Testimony: Murder suspect was fidgety, changed story

Mandy Jo Jenkins is seen in a handout

Mandy Jo Jenkins is seen in a handout photo. Her boyfriend, Joseph DeFelice, is charged with murder. (Credit: Handout)

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The North Amityville man who called police to say his girlfriend was shot and taken away from the Halloween products warehouse where they lived was fidgety, excitable and had a shifting story, police officers testified Wednesday in Suffolk County Court.

Joseph DeFelice, 34, told officers that masked men came to the Halloween Scene warehouse in North Amityville at about 4:30 a.m. on Monday, Aug. 23, 2010. He said one of them was his friend David Newbeck, 36, of Massapequa, and that he went inside while the other man kept him outside at gunpoint, Suffolk Officer Jason Petzold said during questioning by Assistant District Attorney Ray Varuolo.

Petzold and two other officers said DeFelice identified the couch where Newbeck shot Mandy Jo Jenkins. The officers weren't asked how DeFelice knew where Jenkins was shot if he was outside at the time. DeFelice and Newbeck were later charged with second-degree murder after authorities said they acted together to kill Jenkins. Newbeck will be tried later.

Assistant District Attorney Robert Biancavilla said in his opening statement that Newbeck wanted Jenkins dead because she filed identity-theft charges against his girlfriend, Jennifer Russini, and that DeFelice helped him.

Petzold testified that while he examined the couch, DeFelice kept talking.

"He kept going back and forth with the story and changing it around," Petzold said. In some versions, the second masked man was holding him at gunpoint and in others, Newbeck just ordered him outside.

Petzold said he noticed bloodstains on the couch, which was missing some cushions, and saw a clump of still-wet blood low on the frame. Jurors saw pictures of the bloodstains in the crowded, makeshift bedroom, which featured a skull decal on the wall behind the television.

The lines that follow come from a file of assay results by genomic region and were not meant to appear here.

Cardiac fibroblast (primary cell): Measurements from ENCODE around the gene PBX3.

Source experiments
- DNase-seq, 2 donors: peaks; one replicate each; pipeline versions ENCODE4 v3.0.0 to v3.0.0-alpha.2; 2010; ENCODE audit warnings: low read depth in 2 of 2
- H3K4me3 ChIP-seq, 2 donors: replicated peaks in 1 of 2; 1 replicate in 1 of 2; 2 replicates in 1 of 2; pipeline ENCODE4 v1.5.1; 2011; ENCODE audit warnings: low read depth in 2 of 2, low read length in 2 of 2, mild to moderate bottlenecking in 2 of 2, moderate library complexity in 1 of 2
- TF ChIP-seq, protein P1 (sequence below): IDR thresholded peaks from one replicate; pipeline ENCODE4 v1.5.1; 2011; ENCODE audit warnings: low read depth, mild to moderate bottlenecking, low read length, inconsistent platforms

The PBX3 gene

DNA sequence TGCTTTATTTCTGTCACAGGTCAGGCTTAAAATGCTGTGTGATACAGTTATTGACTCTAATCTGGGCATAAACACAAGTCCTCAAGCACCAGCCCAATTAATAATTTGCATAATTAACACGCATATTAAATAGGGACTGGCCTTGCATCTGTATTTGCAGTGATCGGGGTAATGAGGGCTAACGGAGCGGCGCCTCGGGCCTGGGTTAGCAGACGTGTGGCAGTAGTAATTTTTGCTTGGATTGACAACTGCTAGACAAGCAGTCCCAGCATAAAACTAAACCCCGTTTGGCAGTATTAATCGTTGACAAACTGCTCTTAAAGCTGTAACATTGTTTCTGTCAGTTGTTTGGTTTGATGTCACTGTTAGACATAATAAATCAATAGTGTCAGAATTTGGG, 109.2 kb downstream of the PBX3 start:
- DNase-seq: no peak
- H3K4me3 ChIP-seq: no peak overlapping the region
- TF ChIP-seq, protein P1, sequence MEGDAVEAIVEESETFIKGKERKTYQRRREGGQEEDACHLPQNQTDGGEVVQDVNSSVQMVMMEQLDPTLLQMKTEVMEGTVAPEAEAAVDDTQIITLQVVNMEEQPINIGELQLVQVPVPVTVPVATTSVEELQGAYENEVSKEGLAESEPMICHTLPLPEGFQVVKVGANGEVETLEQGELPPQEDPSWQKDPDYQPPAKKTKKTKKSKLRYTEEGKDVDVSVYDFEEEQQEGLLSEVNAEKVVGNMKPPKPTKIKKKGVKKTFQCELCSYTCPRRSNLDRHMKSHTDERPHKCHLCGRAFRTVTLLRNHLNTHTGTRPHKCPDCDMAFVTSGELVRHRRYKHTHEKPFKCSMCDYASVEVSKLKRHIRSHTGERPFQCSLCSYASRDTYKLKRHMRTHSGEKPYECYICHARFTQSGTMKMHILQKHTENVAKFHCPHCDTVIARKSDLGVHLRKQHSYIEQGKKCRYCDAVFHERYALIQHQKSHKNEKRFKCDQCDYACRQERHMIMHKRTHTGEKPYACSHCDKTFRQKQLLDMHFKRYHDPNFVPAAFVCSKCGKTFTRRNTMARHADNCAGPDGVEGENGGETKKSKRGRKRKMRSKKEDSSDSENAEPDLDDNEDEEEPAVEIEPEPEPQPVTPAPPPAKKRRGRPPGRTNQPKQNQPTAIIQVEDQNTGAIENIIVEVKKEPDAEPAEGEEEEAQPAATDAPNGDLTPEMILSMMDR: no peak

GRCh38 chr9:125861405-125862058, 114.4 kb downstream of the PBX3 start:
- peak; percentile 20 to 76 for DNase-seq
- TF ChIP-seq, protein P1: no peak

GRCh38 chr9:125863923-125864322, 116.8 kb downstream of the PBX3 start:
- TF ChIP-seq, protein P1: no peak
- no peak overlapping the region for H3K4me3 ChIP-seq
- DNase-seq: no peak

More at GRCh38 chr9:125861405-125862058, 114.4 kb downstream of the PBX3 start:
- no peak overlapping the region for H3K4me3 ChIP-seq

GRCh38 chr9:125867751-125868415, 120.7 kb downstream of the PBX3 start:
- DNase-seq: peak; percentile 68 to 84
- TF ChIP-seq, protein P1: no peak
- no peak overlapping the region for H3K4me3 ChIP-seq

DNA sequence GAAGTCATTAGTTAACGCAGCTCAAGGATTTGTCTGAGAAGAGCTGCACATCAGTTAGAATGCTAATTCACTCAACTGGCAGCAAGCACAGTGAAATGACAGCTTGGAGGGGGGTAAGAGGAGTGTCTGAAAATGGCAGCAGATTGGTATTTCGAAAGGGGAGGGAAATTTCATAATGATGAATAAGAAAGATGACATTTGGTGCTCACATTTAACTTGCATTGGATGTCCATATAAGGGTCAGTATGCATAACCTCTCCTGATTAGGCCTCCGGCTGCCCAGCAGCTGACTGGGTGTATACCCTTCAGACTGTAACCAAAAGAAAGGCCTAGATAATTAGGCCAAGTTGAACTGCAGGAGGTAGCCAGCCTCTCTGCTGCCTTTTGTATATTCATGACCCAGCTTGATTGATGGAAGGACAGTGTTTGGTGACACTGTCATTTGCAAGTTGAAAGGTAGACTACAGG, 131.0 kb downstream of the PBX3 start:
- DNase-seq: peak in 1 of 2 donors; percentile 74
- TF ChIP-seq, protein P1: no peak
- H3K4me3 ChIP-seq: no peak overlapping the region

Petzold said he asked DeFelice why he waited more than two hours to call 911 after the shooting. "He said he didn't have a cellphone, but we knew he had one because he had it when we pulled up," Petzold said.

Petzold said when he asked DeFelice for identification, he emptied his pockets of various papers, including two parking tickets from the Jersey Shore. DeFelice said he was partying there during the weekend with Newbeck and Russini.

Biancavilla told jurors that one way DeFelice helped Newbeck was by taking his Rottweiler out of the apartment before letting Newbeck in. But during cross-examination by defense attorney Richard Stafford of Bohemia, Petzold and the other officers said they didn't see or hear a dog at the warehouse.

Stafford also asked Petzold if DeFelice was upset about the shooting, in addition to being nervous. "Upset?" Petzold said. "That's the one thing I didn't see in him."

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